It's hard to pick just one, but here are a few that stand out. My boy scout troop was camping at the Pinnacles and visited the Bear Gulch Cave. This cave is a large talus cave (made by large boulders) that climbs up following a water course. The cave was partly flooded in that it had water running in it, and the only way through was to go wading (in about thigh high water at it's deepest). But it was a hot day (the Pinnacles can get really hot), so we didn't care that we were getting wet. The upper two thirds of the cave is completely dark (I mean pitch black, no light at all), so we were all carrying flashlights. We had a couple of hours to explore the cave, and we quickly split up into groups (patrols mostly if I remember correctly). We climbed through the cave up the top, stopping along the way to stick our head into every crevice we could find. And then went back down to the bottom. I then had the idea to do it without flashlights. It was a whole other experience in the pitch black. The sound and feel of the rushing water, the texture of the rocks, our voices and the dark. We relied on our memories of the path and the water current as a guide. It was a great feeling of accomplishment when we got to the top and sunlight again. We had done the whole thing without turning on the flashlights once! There were other groups from our troop already at the top. We told them what we had done, and turned around to go down in the dark again. This time leading two other patrols. We did a total of five passes through the cave without lights before it was time to move on. In 1976, I was a webelos. My local council was holding a special week-long event in celebration of the Bicentennial called something like the Bicenteree. It was in a dry valley somewhere in the Diablo Range. The valley wasn't a normal campground as it had no facilities and just a dirt road running into it. The National Guard trucked in all the water and there were big banks of porta-potties. My older brother, along with my Dad (he was an ASM) stayed there all week with the troop. Us webelos were only going to be there the final weekend (we were hosted by the troop). It was to be my first time camping with real boy scouts, so I was excited. The den leader drove all of us in his huge station wagon (remember those?) and parked the car in a huge field of vehicles, grabbed our gear and hiked in (it wasn't far as the "parking lot" was next to the camping area). We could see on the hill above the camp a large black and pink scar on the hillside. It turned out that the day before, there had been a grass fire. The whole camp was mustered to be ready to fight the fire. All the scouts were ordered too return too their troop area and prepare to do fire duty. The fire was actually put out by a plane dropping fire retardant on the fire (hence the pink) with some actual firemen and national guardsmen. The scouts just stood and watched. My Dad managed to get a great photograph of the plane doing the drop. It was my first scouting camp out (though we had done family camping many times before), and it made a big impression on me. It was a big event, with well over a hundred boy scout troops attending. I remember wandering around and seeing giant pioneering projects (signal towers, bridges, fences), a few foreign troops, a troop playing bag pipes, buglers, games, competitions, archery, activity everywhere. To a webelos, it was an amazing introduction to the world of boy scouts! I couldn't wait!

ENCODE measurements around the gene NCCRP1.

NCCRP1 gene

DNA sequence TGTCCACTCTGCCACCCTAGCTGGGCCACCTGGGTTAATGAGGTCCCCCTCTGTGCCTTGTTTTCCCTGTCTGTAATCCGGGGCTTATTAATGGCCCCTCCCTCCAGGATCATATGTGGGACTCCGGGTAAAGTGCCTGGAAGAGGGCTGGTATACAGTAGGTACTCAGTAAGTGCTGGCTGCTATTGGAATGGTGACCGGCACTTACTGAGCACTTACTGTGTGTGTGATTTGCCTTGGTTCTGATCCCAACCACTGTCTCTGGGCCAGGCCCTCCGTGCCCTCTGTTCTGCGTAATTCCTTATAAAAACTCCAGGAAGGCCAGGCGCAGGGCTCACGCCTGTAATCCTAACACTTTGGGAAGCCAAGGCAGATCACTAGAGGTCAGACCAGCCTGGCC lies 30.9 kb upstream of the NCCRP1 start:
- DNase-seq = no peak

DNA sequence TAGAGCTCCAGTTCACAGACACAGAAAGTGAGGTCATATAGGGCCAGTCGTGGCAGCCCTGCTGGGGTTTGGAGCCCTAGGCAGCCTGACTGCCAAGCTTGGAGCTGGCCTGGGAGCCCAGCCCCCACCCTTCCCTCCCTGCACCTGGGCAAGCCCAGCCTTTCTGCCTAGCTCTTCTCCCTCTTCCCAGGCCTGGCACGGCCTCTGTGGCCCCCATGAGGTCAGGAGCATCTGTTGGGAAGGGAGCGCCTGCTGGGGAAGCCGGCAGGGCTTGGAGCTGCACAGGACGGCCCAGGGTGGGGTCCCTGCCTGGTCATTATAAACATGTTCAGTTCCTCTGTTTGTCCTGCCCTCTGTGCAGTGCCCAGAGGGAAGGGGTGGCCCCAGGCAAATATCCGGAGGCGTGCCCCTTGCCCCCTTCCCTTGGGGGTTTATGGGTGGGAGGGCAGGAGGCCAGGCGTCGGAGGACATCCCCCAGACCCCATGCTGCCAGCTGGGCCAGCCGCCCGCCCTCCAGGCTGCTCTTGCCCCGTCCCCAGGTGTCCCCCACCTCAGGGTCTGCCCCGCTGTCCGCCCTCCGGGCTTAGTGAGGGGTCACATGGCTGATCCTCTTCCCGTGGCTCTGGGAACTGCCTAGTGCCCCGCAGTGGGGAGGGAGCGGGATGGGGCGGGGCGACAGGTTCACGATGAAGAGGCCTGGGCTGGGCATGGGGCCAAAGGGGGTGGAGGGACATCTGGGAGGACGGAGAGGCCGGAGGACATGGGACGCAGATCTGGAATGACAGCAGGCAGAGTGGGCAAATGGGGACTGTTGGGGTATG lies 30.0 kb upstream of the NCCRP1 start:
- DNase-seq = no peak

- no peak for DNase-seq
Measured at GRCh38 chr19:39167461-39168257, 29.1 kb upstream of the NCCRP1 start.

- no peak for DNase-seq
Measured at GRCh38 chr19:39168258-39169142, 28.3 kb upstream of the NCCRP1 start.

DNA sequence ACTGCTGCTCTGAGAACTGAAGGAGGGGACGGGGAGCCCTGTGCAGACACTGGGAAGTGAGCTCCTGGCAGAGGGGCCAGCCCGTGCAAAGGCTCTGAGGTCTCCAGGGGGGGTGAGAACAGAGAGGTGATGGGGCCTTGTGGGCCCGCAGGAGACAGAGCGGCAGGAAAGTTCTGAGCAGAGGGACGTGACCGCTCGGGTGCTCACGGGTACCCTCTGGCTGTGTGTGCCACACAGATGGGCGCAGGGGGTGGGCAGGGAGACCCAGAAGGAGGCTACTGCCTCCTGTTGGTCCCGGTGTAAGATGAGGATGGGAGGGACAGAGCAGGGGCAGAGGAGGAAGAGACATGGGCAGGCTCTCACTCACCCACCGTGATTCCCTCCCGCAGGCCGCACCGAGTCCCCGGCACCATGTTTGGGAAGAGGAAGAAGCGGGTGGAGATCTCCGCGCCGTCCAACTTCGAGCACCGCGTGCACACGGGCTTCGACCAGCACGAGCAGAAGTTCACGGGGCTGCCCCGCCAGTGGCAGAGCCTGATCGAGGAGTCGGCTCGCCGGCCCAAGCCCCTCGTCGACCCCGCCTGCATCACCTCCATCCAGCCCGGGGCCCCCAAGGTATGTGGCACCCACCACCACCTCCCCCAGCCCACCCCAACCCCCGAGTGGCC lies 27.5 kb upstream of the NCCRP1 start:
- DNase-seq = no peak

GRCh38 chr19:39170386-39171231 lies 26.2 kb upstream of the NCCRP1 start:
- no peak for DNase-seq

12. A lot of schools are eliminating group showers in the locker rooms and replacing them with individual stalls. Most of the local schools did that many years ago for the women, and are now doing it for the men. They aren't doing it because of concerns with transgender students (though I'm sure that is becoming one more reason), but because of a dramatic increase in body modesty in our society (lots people equate any nudity with sex - so group showers must be perverted). When I was in high school (and junior high) the guys took group showers after gym. But I was surprised to learn that most of the girls didn't. They used individual stalls (their locker room had a small number of individual stalls in addition to the group shower area - almost all the girls waited to use the stalls). A couple of years after I graduated high school, they apparently rebuilt the girls locker room and eliminated the group showers, it's all individual stalls now.
  13. Rick_in_CA

    New and comprehensive Family scouting FAQs issued:

    Wow, I apologize if my comment came across in an unfriendly way. It was not my intent. I was also attempting to address hyperbole in general, not you specifically. I guess I failed in that. Hedgehog, I've been enjoying your comments on this topic, and I hope you will continue to contribute too this forum.
  14. Rick_in_CA

    potentially the stupidest GTSS rule?

    Understand the "don't point water pistols at people" thing has been there a long time. And it's not about keeping people from getting wet, it's about not pointing any kind of gun (real or play) at people. It comes out of the "BSA is not military and does not train youth for war" thing from the 1960s. And yes, the you must be 14 to use a little red wagon rule is one of the dumbest in GTSS.
  15. Rick_in_CA

    New and comprehensive Family scouting FAQs issued:

    So it doesn't work? At all? So the 120+ coed scouting programs around the world are all failures? Really? Look, I think the reality of international scouting clearly shows that coed scouting can work, and work well (ask Cambridgeskip or ianwilkins). That doesn't invalidate the argument that single-sex scouting is better than coed (and some rather cogent arguments in favor of that position have been presented on this forum). But can we leave the hyperbole out of it? I understand that there is a lot of passion around this question. But some of the hyperbole I have seen around this topic is silly and discredits the arguments being made. Not to mention that it can come across as an unintended insult to our international scouter friends ("your coed program sucks").